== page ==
The study of the disaster as a West Coast event and a phenomenon in its own right began within this framework. Disaster at Brunner (1996), a commemorative history by Brian Wood, is a path-breaking and insightful account of the making of the disaster and the community responses to it. Here, and in his later Coal Gorge and the Brunner Suspension Bridge (2004),22 a fascinating heritage and environment study, Wood has ensured that historians have finally done Brunner and its people justice. What defines both works is a steadfast determination to understand the relationship between people and place in its complexity. This is nowhere more clearly demonstrated than in the final section of Disaster at Brunner, ‘Memorialising the Disaster’. Two chapters, ‘Disaster Memory’ and ‘Disaster Commemoration’, trace the ways in which Brunner’s past and present have continued to march side by side.23 The mass grave at the Stillwater cemetery was, as Bob Henderson’s poem suggests, defined by its colonial and pioneering setting. Time had not yet bestowed a sense of continuity or permanence. The notion of a congregation of the Christian dead that once dominated churchyards and symbolically linked them to the congregation of the living was giving way to more secular cemeteries. As the dead increasingly came to serve the new gods of memory and history within a more secular society, gravestones and monuments regained their importance as sites of individual, family and community (both local and national) identity.

The immediate concern in the aftermath of the explosion was to answer the question—where are the dead? The desire to recover the bodies had in 1896 answered a powerful human need to keep the dead close. At Brunner, all bodies were recovered by workmates and miners from Blackball, some of whom were said to have run the 20 kilometres to relieve exhausted rescue teams drawn from a workforce whose number had been effectively halved by the explosion. It was the miners too, whether from nearby Blackball or from Brunner, whose task it was to dig ‘The Big Grave’. Initially conceived as the burying place of all 65 victims, the mass grave at Stillwater ultimately became the resting place of 33 miners as family and religious preferences dictated. In its scale and form, the large concrete-stepped plinth with obelisk pointing towards the heavens, framed by an ornate wrought-iron railing, was a stark grave and a moving memorial to all the 65 miners killed in the explosion.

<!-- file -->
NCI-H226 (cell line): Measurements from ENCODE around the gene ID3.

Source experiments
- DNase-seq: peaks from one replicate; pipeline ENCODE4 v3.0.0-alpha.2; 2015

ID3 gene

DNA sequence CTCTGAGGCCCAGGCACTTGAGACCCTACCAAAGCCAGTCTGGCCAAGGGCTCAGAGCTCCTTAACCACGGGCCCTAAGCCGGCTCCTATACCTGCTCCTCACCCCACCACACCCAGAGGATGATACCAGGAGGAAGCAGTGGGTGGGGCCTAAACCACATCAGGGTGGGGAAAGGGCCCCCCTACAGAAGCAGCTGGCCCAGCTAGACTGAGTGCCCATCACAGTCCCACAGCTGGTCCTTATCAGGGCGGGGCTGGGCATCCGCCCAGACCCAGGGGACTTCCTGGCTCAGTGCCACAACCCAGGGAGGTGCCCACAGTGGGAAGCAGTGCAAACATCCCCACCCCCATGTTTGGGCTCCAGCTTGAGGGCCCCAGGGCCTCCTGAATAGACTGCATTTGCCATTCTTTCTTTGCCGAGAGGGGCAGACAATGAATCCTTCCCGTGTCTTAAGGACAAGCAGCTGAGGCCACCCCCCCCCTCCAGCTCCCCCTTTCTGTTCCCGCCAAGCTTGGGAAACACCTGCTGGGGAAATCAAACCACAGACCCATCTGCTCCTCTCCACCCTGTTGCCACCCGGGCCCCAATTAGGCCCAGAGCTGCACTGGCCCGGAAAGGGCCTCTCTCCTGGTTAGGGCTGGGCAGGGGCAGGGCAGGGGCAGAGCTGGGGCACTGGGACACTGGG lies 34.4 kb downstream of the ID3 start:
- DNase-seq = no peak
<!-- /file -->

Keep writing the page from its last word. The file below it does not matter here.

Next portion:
Erected by relatives and friends, it expressed the historical bonds of occupation that reach back to the old world and the developing ones of place that together proclaimed a singular solidarity. The list of names enshrined on the mass burial plot proclaimed community solidarity—Brunner miners buried together. In the process of mourning, the grave was also a tangible way of ‘recuperating the dead’ or keeping them alive in the community of the living. This form of collective mourning and commemoration has, in modern times, come to invoke the dead to serve secular gods. The rituals of time and place that prevailed in Brunner in 1896 were cast in a more religious mode and sought to ease the dead out of this world and safely into the next.